This case report describes a 10 yo with multiple medical problems with an expanding G-tube site with mucosal prolapse “where the G-tube balloon easily fell out of her gastrocutaneous fistula.”
The site was treated with three modalities, though the authors attribute the improvement to the use of sucralfate:
Removal of Gastrostomy tube for 5 days
Sucralfate: “1 gram tablet, ½ tablet crushed sprinkled around the ostomy site 3 times a day. Powder was used to fill in the defect and any residual powder medication was gently cleaned off before the next application”
Images showing improvement noted below
The authors provide pathophysiological reasons for sucralfate’s effectiveness:
The week that the U.S. President suggested that using disinfectants to treat the coronavirus could be helpful, there was a spike in calls to poison control centers: Calls to poison control centers spike after Trump disinfectant comments. In addition, coincidentally, a review article was published: Ingestion of Caustic Substances (RS Hoffman et al. NEJM 2020; 382: 1739-48).
Chevalier Jackson (1865-1958), an otolaryngologist and often called the ‘father of endoscopy,’ advocated for warning labels on bottles that contained caustic agents.
U.S. Federal Caustic Poison Act 1927 mandated labeling and U.S. Poison Prevention Packaging Act 1970 mandated child-resistant containers
Currently, poison control centers in the U.S. advise storage “up and away” of caustic agents (Great website for families: www.upandaway.org)
Nearly 1000 children are hospitalized each year with caustic ingestions.
In younger children, ingestions typically involve smaller amounts than in adolescents and adults (in which ingestions are usually deliberate attempts at self-harm)
GI: Caustics (both acid and alkali) may result in esophageal perforations with mediastinitis, as well as bowel perforation and bleeding. Esophageal strictures can develop weeks to months afterwards
ENT: May compromise airway
Eye/Skin: Splash may cause eye injuries and skin burns
Approach to Management:
The authors present an algorithm (Figure 1) –Key points:
For adults and adolescents, when there are oropharyngeal findings with intentional ingestions, there is a high likelihood of gastroesophageal injury. In younger children, the presence of oropharyngeal findings is much less likely to be associated with gastroesophageal injury due to smaller ingested quantities.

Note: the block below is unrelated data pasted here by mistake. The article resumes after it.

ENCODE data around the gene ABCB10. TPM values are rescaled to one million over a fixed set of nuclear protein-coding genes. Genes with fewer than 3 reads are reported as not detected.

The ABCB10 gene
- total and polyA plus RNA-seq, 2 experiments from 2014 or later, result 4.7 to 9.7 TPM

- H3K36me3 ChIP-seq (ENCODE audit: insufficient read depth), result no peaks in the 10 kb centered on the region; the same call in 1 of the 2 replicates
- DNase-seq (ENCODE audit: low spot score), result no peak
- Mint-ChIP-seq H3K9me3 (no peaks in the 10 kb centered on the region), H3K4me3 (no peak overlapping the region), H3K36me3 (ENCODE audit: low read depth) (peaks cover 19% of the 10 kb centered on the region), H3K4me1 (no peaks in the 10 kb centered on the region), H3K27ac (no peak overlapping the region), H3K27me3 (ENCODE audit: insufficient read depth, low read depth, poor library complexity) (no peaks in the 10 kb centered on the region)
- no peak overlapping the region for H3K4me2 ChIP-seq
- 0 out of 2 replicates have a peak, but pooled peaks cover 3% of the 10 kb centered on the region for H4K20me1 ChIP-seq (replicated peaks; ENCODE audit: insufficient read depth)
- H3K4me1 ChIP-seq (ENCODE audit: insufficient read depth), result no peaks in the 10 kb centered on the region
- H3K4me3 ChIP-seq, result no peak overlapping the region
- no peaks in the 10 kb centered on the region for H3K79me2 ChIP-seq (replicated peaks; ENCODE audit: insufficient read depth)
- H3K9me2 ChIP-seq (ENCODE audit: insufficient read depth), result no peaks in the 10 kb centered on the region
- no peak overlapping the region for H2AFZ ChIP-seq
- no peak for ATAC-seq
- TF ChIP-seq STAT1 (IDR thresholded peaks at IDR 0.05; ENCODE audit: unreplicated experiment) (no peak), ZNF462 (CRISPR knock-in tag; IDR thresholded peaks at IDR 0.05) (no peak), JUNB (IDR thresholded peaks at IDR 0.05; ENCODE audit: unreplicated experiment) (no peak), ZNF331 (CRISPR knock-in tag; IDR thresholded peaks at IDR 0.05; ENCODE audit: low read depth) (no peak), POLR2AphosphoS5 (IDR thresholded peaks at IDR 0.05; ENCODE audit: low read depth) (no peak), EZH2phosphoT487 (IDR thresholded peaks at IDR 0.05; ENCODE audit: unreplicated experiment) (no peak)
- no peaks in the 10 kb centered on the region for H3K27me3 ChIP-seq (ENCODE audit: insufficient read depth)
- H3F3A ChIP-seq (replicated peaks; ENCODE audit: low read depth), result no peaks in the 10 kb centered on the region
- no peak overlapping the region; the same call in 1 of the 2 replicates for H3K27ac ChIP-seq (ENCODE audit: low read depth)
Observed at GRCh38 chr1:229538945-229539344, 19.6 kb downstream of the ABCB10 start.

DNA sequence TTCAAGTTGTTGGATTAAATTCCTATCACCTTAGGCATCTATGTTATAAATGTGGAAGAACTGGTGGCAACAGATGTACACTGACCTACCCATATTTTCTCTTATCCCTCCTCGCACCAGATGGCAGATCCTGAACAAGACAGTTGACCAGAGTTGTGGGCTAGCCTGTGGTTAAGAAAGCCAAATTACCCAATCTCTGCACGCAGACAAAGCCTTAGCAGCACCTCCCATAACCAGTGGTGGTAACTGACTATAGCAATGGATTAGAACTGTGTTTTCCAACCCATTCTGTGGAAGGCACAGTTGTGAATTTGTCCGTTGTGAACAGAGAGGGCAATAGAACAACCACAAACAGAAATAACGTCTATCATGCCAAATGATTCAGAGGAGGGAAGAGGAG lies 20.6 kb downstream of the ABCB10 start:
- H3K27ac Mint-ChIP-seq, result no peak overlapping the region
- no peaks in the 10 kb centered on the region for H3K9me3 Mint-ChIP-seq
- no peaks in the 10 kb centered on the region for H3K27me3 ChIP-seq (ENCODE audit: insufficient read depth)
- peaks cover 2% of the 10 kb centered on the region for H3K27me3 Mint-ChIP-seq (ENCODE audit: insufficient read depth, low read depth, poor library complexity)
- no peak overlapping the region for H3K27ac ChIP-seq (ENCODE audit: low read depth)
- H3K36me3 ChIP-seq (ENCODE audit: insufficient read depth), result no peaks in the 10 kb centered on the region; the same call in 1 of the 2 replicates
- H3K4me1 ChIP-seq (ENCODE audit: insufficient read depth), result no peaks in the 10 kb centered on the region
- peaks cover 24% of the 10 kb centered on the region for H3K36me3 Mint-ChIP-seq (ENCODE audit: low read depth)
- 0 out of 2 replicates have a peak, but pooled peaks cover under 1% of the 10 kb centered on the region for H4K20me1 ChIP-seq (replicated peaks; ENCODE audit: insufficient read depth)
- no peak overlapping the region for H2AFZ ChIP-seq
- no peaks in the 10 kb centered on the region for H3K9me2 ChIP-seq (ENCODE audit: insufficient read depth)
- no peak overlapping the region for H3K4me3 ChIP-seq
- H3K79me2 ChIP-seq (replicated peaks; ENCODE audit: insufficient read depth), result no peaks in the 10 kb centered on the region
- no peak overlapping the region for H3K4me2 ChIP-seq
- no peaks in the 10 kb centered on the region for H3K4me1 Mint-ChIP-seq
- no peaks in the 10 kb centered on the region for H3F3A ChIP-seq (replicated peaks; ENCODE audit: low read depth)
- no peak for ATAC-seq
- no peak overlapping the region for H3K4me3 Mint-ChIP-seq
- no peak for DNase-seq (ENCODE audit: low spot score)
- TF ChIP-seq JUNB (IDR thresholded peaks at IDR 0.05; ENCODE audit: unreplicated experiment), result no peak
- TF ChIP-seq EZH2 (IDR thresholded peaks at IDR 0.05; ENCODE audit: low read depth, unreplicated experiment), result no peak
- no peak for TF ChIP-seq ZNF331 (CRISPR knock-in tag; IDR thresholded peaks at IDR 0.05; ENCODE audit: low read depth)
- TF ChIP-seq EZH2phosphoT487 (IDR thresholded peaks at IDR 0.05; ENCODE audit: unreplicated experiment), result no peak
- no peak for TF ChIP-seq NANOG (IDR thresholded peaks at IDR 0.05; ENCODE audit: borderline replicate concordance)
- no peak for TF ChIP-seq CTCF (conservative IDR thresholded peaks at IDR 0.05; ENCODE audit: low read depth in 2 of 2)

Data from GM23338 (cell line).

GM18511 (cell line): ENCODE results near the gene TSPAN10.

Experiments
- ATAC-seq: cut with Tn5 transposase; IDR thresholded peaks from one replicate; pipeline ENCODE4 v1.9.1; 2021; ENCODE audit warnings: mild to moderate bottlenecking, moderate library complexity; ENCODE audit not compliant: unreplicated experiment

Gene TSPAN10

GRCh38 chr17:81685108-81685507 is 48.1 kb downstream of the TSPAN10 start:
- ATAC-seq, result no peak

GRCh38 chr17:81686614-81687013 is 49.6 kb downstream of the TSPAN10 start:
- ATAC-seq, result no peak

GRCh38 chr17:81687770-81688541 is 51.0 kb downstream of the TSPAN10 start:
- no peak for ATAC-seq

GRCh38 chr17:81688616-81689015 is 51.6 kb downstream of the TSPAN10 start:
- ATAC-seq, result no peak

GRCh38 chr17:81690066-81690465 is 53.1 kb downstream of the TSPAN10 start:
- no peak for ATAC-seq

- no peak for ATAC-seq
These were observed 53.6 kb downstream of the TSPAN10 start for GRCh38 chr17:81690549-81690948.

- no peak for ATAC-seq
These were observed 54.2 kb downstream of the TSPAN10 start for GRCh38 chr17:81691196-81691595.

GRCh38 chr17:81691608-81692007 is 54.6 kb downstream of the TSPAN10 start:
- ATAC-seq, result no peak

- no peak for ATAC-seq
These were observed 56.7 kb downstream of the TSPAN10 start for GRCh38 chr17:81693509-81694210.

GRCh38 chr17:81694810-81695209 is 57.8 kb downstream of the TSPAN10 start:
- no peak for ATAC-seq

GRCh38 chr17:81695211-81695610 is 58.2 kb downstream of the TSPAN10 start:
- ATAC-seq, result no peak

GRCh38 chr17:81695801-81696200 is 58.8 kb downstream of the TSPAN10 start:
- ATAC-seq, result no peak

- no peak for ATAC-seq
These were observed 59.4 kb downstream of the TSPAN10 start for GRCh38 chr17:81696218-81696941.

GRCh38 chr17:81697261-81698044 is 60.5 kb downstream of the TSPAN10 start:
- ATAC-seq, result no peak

The authors advocate a selective approach towards endoscopy in young children. “For children with only vomiting or drooling and those who refuse to drink, overnight observation is routine, and endoscopy is performed only if symptoms persist and the child remains unable to take oral fluids” If there is vomiting and drooling or stridor alone, endoscopy is recommended.
Endoscopy, when indicated, “should be performed in the first 24 to 48 hours.” Delayed endoscopy may increase the risk of perforation.
Clinical attempts to empty the stomach can potentially increase injury. However, “use of water immediately after ingestion (usually at home) to irrigate adherent materials” may be useful if patient can swallow safely and breathe without difficulty.
Grading Esophageal Injury -Zargar Classification:
For patients too ill to undergo endoscopy, CT is an alternative
Use of Corticosteroids:
This issue is discussed at length. Though routine use of steroids failed to show benefit in several (underpowered) studies, the authors not that Usta et al (Pediatrics 2014; 133: E1518-24) “randomly assigned children with grade 2B esophageal injuries to 3 days of methylprednisolone ( 1 g per 1.73m2 of BSA per day) or placebo, plus 1 week of ceftriaxone and ranitidine…A significant benefit was reported in the methylprednisolone group.” Thus, “patients with grade 2B injuries, who have a high risk of progression to stricture and a low risk of perforation, are most likely to benefit from…glucocorticoid therapy.” The authors state this is in agreement with current guidelines (JPGN 2017; 64: 133-53).
Consider placement of nasogastric tube at time of endoscopy
Sucralfate has been shown to help with esophageal healing
Mitomycin C has been studied and has some data indicating fewer dilatations were needed for caustic-induced strictures. Long-term risk of malignancy with mitomycin C is uncertain.
My take: Most children with caustic ingestions will not need endoscopy. Sucralfate is a useful adjunct. A subset of children may benefit from 3 days of methylprednisolone.
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